Woodruff School of Mechanical Engineering
Exploiting Structure for Control of Transportation Networks
Dr. Sam Coogan
University of California(UCLA), Electrical Engineering Department
Tuesday, November 8, 2016 at 11:00:00 AM
Van Leer Building, Room 218
Dr. Fumin Zhang
Advances in wireless sensing and cyber-physical systems afford new opportunities for controlling transportation networks to improve safety and efficiency. These systems exhibit complex global behavior such as large-scale congestion caused by interactions throughout the network. Moreover, ongoing advancements in automated and connected vehicles will further complicate traffic flow dynamics and alter the global network behavior. Motivated by these challenges, this talk will elucidate structural properties of transportation networks that enable scalable analysis and control synthesis techniques. First, we exploit intrinsic properties of traffic flow dynamics to derive a new structural property for transportation networks. This mixed monotonicity property is an extension of the classical notion of monotonicity in dynamical systems. We will show that mixed monotonicity enables efficient finite state abstraction of traffic flow dynamics, which allows for correct-by-construction synthesis of control strategies. Next, we will develop a data-driven traffic predictive control scheme using a low-rank decomposition technique to learn trends in historical data that are then used to make real-time predictions of traffic flow for control. This data-driven approach relies on high resolution measurements obtained from wireless traffic-flow sensors.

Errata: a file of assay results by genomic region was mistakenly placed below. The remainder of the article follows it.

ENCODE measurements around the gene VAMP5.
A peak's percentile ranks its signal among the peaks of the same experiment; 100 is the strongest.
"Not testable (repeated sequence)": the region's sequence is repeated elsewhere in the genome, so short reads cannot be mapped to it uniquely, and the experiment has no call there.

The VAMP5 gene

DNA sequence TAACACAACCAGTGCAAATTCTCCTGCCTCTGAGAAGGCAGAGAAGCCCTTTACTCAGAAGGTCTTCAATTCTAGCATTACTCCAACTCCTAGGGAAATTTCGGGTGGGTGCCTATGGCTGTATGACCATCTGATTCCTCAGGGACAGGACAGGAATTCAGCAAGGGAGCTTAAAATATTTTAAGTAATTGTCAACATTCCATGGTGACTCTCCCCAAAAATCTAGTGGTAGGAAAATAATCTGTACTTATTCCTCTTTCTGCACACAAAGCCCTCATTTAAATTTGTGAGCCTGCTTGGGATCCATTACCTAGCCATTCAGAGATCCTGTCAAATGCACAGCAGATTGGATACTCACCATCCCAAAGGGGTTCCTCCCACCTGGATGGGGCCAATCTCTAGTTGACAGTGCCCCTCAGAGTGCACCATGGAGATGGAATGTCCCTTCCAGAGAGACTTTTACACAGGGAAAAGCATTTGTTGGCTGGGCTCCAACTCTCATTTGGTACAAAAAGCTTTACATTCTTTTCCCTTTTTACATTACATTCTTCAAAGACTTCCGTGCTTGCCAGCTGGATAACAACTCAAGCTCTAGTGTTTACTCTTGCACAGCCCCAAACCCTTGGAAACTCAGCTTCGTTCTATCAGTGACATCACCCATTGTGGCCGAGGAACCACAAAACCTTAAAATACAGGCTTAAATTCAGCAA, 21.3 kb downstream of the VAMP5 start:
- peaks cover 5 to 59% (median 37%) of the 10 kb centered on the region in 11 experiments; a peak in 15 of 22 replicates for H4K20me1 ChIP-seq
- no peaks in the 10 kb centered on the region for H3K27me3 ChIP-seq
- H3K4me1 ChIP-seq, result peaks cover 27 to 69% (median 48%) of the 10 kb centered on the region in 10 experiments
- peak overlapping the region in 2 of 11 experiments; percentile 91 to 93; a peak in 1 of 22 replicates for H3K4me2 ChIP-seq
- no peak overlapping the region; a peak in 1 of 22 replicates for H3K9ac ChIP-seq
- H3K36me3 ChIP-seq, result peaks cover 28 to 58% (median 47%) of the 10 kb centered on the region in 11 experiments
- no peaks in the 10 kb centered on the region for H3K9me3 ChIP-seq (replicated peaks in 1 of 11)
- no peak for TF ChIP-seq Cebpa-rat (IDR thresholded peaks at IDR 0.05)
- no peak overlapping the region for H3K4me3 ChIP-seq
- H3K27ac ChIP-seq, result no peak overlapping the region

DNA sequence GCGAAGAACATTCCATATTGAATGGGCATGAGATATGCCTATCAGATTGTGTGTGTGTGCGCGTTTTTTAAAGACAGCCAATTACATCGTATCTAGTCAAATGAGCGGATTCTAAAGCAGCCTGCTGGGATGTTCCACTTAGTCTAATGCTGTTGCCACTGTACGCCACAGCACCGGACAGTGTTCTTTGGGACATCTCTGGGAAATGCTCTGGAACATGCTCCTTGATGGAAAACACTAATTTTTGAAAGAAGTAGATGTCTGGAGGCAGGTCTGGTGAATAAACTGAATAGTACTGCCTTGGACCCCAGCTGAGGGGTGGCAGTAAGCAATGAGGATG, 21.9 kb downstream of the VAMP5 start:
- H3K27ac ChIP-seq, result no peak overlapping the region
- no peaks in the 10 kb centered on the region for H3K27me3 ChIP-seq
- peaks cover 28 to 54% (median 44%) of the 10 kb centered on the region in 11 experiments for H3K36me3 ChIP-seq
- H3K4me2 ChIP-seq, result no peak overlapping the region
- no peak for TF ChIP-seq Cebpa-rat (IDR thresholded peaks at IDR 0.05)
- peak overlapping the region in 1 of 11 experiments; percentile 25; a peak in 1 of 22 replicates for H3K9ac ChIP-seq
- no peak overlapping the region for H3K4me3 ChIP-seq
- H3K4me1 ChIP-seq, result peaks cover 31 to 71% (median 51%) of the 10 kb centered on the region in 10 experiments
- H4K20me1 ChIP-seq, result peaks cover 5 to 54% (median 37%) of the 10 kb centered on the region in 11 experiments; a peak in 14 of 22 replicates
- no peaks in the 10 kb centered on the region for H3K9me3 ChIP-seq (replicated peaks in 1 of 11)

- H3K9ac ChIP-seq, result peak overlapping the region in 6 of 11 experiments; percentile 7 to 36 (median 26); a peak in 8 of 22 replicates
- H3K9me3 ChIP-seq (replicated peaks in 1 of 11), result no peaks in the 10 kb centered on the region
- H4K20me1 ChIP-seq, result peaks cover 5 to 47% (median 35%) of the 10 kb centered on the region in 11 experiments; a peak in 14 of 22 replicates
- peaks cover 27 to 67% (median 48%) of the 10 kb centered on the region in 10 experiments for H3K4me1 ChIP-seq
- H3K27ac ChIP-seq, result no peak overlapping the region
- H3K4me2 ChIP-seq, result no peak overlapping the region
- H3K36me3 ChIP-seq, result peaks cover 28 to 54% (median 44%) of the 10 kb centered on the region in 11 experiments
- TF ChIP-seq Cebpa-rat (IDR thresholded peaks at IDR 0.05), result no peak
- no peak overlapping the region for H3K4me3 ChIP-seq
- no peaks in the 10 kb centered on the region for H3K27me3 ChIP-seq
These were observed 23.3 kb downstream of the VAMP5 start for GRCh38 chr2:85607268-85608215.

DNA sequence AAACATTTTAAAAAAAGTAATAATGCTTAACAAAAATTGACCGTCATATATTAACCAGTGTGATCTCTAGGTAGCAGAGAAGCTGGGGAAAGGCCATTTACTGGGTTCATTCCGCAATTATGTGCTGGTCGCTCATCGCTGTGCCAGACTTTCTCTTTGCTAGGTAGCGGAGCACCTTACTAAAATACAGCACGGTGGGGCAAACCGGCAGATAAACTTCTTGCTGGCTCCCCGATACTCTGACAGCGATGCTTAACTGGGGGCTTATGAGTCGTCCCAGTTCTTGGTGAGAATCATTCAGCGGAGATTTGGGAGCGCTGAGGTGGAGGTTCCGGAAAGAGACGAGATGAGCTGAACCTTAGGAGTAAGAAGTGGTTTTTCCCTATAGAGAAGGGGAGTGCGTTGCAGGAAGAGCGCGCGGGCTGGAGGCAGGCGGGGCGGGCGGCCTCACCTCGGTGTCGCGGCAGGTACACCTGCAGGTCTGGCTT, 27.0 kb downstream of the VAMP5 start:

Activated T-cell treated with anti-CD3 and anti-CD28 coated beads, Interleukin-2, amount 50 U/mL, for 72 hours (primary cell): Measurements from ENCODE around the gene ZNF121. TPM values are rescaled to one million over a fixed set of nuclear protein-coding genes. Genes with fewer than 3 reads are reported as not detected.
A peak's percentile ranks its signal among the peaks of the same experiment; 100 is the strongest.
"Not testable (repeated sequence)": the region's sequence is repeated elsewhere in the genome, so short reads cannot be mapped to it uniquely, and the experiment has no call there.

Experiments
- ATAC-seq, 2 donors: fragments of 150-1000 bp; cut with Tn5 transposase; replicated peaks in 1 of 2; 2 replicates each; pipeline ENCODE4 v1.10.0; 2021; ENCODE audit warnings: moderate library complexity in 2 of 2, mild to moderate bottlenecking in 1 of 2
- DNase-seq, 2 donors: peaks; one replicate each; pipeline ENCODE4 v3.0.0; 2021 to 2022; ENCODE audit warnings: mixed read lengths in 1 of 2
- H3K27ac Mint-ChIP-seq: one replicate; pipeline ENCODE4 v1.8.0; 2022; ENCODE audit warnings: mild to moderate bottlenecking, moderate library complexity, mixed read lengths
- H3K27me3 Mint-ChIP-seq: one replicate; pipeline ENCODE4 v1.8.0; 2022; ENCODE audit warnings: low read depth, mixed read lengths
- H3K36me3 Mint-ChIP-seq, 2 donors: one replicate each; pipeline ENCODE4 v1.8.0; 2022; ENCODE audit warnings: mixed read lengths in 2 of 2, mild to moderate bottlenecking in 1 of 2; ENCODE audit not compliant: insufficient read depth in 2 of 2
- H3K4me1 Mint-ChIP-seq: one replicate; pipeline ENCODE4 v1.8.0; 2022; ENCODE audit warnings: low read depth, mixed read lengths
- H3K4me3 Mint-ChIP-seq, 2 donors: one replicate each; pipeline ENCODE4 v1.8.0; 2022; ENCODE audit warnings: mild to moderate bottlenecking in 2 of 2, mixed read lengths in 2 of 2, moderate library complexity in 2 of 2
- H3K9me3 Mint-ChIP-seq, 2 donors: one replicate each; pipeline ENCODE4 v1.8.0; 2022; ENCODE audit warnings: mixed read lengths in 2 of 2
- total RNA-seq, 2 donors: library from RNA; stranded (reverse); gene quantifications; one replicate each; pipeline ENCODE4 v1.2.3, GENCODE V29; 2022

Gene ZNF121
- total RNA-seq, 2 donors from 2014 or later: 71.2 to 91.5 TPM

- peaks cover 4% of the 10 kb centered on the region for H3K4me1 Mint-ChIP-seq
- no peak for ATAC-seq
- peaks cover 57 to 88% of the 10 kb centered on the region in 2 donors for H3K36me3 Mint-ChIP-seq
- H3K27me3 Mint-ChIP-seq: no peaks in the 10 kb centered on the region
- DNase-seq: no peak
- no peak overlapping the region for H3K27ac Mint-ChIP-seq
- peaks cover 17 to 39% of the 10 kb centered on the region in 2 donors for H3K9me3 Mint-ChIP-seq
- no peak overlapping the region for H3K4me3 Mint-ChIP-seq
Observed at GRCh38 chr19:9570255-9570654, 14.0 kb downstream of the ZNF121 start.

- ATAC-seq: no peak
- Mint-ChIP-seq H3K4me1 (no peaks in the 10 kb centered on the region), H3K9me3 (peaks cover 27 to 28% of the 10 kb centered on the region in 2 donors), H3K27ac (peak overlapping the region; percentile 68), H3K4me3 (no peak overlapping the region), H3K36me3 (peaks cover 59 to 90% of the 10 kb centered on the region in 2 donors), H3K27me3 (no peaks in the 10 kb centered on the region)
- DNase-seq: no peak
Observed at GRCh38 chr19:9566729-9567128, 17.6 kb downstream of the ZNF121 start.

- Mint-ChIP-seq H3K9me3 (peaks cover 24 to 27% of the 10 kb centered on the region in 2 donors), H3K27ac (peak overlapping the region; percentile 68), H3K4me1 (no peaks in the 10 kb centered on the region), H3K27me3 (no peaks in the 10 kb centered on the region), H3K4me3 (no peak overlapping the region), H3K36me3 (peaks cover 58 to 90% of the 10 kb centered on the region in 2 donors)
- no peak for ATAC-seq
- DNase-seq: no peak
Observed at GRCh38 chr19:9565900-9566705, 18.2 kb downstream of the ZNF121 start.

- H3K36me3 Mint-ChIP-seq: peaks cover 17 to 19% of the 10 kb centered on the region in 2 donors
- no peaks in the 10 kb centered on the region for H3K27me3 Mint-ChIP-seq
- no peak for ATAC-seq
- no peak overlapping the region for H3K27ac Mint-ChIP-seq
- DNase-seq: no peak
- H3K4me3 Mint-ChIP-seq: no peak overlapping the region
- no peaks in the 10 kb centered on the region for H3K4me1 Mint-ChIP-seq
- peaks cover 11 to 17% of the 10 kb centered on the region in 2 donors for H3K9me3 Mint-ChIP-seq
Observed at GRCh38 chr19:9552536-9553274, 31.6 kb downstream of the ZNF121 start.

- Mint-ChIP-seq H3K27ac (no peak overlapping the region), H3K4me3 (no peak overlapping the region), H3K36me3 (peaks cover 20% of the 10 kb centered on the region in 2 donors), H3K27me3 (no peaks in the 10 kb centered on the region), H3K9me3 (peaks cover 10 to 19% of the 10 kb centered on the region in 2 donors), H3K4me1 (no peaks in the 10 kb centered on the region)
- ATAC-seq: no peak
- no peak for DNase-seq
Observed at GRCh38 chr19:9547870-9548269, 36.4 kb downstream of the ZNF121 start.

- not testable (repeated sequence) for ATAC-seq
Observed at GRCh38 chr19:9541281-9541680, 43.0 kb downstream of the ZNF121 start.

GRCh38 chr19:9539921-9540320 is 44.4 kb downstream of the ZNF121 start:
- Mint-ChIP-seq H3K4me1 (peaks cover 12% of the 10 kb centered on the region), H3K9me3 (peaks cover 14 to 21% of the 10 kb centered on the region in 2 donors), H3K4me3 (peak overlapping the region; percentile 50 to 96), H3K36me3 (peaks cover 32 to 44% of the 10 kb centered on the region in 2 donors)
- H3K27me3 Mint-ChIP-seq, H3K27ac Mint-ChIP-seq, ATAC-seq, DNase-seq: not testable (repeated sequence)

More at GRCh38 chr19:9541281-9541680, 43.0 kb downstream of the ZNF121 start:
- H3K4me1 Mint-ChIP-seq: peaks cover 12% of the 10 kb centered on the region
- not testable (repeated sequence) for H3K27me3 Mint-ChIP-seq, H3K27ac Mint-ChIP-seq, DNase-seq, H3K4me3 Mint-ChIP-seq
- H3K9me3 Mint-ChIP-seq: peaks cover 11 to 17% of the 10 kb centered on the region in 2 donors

Sam Coogan is an Assistant Professor in the Electrical Engineering Department at UCLA. He received the B.S. degree in Electrical Engineering from Georgia Tech (2010), and the M.S. and Ph.D. degrees in Electrical Engineering from the University of California, Berkeley (2012 and 2015). In 2015, he was a postdoctoral research engineer at Sensys Networks, a wireless traffic sensing company, and in 2012 he was a research intern at NASA's Jet Propulsion Lab. He received the Eli Jury Award from UC Berkeley EECS in 2016 for outstanding achievement in the area of systems, communications, control, or signal processing, the Leon O. Chua Award from UC Berkeley EECS in 2014 for outstanding achievement in an area of nonlinear science, and the best student paper award at the 2015 Hybrid Systems: Computation and Control conference. His research focuses on developing scalable tools for verification and design of networked cyber-physical systems and especially focuses on creating efficient and intelligent transportation systems.